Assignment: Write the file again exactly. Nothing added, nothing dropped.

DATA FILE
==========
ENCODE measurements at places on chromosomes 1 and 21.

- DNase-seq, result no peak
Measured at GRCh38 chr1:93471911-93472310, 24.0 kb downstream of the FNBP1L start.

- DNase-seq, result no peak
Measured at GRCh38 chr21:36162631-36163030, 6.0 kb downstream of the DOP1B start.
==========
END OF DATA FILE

ENCODE measurements at places on chromosomes 1 and 21.

- DNase-seq, result no peak
Measured at GRCh38 chr1:93471911-93472310, 24.0 kb downstream of the FNBP1L start.

- DNase-seq, result no peak
Measured at GRCh38 chr21:36162631-36163030, 6.0 kb downstream of the DOP1B start.